Just one month after Zoetis ($ZTS) reported a better-than-expected first quarter, Bill Ackman’s Pershing Square Capital Management–a major shareholder that had once pressured the animal health giant to put itself on the block–sold off 6 million shares of the company, it disclosed to the SEC in a recent filing. The hedge fund has now cut its stake in Zoetis from a high of 8% to about 3.8%.
Pershing Square had already slashed its ownership stake to 5% back in May, when it sold off 16.85 million Zoetis shares. Pershing Square’s William Doyle, who had been serving on Zoetis’ board, stepped down because the hedge fund was “pleased” with the company’s “progress in implementing its previously announced initiatives to simplify operations, improve cost structure, and better allocate resources,” it said in an SEC filing.
Ackman backing off of Zoetis is a major coup for the company’s executive team, led by CEO Juan Ramón Alaix. They had been under pressure from Ackman since late 2014, when the investor started buying up shares and griping about the company’s high cost structure. But instead of bowing to suggestions that Zoetis look for a buyer, Alaix and his team drew up a major reorganization plan.
Since then, the company has worked to eliminate 5,000 underperforming SKUs and it started exiting 10 manufacturing plans. It also laid off 165 employees and refocused its R&D efforts on projects most likely to produce the highest returns. That put the company well on the way towards saving $300 million a year by 2017.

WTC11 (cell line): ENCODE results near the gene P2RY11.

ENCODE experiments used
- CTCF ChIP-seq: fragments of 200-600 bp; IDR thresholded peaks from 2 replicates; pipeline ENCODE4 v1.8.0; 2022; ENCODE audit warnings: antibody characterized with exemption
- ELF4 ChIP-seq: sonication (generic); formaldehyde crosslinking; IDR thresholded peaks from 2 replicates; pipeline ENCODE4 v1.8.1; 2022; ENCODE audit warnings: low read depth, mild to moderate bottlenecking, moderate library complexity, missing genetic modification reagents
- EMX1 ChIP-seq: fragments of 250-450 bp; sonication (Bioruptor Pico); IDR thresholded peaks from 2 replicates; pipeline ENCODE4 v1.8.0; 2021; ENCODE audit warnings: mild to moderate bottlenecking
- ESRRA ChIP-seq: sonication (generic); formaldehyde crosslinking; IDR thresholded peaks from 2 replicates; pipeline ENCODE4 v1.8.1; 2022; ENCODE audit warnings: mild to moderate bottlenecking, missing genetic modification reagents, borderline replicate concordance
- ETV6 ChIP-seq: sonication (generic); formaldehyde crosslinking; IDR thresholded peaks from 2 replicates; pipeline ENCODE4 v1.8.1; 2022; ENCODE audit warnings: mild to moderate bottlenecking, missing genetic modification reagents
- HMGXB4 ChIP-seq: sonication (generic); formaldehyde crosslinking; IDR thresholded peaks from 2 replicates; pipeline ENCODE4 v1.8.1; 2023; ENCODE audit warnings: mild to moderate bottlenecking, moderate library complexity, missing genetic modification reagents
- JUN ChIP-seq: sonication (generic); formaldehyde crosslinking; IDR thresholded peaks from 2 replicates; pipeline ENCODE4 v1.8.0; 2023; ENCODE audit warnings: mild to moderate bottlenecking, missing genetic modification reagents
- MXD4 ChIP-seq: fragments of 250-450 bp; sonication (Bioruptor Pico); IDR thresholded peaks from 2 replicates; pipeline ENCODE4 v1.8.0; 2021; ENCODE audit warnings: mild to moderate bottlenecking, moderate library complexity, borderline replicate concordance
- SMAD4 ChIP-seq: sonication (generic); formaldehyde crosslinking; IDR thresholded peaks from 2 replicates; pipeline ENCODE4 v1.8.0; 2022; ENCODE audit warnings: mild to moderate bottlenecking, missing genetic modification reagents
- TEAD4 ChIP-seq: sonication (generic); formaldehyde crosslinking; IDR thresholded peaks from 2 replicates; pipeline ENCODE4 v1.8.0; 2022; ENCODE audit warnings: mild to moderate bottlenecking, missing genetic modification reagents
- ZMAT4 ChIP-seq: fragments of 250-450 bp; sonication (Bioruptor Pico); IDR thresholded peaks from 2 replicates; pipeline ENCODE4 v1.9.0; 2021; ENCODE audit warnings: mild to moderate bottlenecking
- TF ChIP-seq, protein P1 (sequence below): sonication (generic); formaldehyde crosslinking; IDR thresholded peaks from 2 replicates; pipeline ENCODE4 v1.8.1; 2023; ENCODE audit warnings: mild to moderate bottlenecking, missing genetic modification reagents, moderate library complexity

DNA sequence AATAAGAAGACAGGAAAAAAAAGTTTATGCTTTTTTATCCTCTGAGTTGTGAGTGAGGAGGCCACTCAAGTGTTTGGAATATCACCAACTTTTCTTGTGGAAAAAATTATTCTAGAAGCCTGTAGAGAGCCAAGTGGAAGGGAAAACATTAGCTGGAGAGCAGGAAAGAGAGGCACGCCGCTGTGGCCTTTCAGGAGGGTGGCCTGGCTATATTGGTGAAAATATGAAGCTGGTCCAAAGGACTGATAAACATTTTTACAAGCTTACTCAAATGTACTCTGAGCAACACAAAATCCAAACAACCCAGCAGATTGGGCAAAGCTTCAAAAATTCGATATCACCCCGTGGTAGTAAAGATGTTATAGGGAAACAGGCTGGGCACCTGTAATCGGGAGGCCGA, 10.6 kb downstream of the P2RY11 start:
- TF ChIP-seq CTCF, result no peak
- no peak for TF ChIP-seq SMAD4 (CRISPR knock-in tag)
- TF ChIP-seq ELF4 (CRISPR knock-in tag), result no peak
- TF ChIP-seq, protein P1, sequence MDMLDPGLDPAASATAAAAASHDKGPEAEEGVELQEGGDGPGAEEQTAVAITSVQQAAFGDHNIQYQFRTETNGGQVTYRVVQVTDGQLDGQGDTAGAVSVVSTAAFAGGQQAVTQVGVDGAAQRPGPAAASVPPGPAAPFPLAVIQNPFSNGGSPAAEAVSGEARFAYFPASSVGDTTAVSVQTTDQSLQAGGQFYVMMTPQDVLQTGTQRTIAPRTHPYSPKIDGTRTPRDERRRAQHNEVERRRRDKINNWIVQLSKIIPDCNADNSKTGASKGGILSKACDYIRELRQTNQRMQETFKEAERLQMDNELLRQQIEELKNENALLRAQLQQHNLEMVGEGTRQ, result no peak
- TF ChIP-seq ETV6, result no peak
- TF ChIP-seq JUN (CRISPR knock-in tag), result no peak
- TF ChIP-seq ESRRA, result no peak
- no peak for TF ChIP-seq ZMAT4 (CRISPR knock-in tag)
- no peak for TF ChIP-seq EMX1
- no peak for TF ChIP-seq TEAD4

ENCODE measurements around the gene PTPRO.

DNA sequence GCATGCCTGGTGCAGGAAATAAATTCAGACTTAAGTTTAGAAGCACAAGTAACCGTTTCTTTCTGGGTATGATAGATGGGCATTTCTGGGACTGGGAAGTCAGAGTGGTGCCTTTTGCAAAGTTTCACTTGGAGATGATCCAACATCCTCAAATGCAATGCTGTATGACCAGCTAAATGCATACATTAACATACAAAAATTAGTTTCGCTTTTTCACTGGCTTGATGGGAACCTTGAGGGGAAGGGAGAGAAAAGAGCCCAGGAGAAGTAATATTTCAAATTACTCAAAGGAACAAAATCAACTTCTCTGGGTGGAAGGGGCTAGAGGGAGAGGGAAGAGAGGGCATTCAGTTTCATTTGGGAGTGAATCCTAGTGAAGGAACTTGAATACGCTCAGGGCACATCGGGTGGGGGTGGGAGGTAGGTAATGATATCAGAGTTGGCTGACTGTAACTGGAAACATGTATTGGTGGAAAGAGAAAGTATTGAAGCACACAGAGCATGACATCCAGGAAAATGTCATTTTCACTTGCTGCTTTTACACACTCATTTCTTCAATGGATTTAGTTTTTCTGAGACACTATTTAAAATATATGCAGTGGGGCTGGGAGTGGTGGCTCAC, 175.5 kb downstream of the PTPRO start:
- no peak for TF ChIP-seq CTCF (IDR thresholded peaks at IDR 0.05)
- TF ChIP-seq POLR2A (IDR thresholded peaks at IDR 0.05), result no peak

In fact, during Zoetis’ first quarter earnings report in early May, it said it may surpass its original cost-savings goal. The company has been able to cut more of its general and administrative expenses than it initially expected it would. “We’ve eliminated layers and redundancies without reducing our interactions with customers,” Alaix said in an interview with FierceAnimalHealth after the earnings release.
Now investors will likely focus on Zoetis’ ongoing efforts to expand its presence in key markets. The company recently introduced Simparica (sarolaner), a once-monthly chewable flea-and-tick repellant for dogs that’s facing stiff competition from similar products made by Merck ($MRK) and Sanofi ($SNY). And it will be integrating Pharmaq, the Norway-based maker of fish vaccines, which it bough last November for $765 million. Zoetis estimates that the market for aquatic health products is $400 million a year and that it’s growing 8% a year–outpacing the growth of both the companion and food-animal markets.